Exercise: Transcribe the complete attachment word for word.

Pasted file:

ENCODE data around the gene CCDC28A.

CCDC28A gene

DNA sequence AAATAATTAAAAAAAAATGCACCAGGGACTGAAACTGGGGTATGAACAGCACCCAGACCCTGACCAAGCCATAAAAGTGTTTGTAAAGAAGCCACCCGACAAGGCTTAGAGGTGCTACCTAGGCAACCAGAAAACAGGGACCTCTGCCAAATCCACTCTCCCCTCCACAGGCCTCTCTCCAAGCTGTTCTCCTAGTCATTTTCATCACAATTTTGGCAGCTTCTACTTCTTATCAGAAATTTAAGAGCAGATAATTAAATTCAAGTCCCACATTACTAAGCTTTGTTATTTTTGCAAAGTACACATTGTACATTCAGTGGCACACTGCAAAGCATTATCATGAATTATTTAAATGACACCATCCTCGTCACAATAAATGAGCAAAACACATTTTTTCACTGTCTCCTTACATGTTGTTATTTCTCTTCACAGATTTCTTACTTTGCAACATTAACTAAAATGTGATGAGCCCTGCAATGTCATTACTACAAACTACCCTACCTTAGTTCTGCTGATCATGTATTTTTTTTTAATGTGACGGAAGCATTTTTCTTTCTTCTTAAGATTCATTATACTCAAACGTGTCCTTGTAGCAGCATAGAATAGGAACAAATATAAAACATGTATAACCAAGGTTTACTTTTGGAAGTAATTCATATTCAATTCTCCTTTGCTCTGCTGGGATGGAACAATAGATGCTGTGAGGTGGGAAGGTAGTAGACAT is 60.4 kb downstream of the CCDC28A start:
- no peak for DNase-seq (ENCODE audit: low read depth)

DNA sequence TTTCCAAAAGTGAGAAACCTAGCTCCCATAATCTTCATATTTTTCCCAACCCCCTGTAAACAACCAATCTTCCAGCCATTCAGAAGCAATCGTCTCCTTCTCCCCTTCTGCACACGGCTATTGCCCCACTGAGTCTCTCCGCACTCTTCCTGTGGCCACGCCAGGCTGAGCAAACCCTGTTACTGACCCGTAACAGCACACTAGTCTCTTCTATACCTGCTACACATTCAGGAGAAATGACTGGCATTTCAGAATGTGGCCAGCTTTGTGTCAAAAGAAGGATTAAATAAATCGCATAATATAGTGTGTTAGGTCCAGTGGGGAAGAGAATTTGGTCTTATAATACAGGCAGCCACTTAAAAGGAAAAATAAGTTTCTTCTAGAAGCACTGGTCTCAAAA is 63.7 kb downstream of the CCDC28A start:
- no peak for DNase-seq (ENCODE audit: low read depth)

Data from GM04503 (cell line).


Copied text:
ENCODE data around the gene CCDC28A.

CCDC28A gene

DNA sequence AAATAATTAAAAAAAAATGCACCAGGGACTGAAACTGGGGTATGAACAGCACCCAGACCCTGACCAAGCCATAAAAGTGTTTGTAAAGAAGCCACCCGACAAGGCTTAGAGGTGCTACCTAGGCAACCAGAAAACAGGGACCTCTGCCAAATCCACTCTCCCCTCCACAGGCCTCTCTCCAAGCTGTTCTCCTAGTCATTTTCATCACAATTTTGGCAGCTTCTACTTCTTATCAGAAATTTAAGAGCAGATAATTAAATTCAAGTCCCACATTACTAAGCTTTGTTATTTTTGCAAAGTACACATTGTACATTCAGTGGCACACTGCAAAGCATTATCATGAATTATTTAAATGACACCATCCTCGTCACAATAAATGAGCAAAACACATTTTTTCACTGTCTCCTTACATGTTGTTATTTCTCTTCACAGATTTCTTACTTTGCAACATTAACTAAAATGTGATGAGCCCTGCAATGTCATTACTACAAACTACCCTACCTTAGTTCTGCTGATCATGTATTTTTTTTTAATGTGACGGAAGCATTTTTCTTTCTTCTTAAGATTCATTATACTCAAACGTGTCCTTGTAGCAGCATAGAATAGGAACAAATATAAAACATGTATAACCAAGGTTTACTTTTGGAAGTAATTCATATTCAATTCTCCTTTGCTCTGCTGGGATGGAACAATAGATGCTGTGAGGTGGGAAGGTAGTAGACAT is 60.4 kb downstream of the CCDC28A start:
- no peak for DNase-seq (ENCODE audit: low read depth)

DNA sequence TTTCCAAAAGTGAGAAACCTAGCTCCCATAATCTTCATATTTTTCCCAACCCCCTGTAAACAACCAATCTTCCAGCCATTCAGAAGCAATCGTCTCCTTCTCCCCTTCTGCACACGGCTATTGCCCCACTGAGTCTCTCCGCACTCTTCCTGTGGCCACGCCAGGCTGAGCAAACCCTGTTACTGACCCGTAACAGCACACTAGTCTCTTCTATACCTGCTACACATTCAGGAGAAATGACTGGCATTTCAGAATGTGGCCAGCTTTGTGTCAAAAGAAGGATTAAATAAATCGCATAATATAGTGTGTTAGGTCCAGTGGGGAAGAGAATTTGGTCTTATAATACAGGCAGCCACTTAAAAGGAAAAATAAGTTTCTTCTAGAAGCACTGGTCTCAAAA is 63.7 kb downstream of the CCDC28A start:
- no peak for DNase-seq (ENCODE audit: low read depth)

Data from GM04503 (cell line).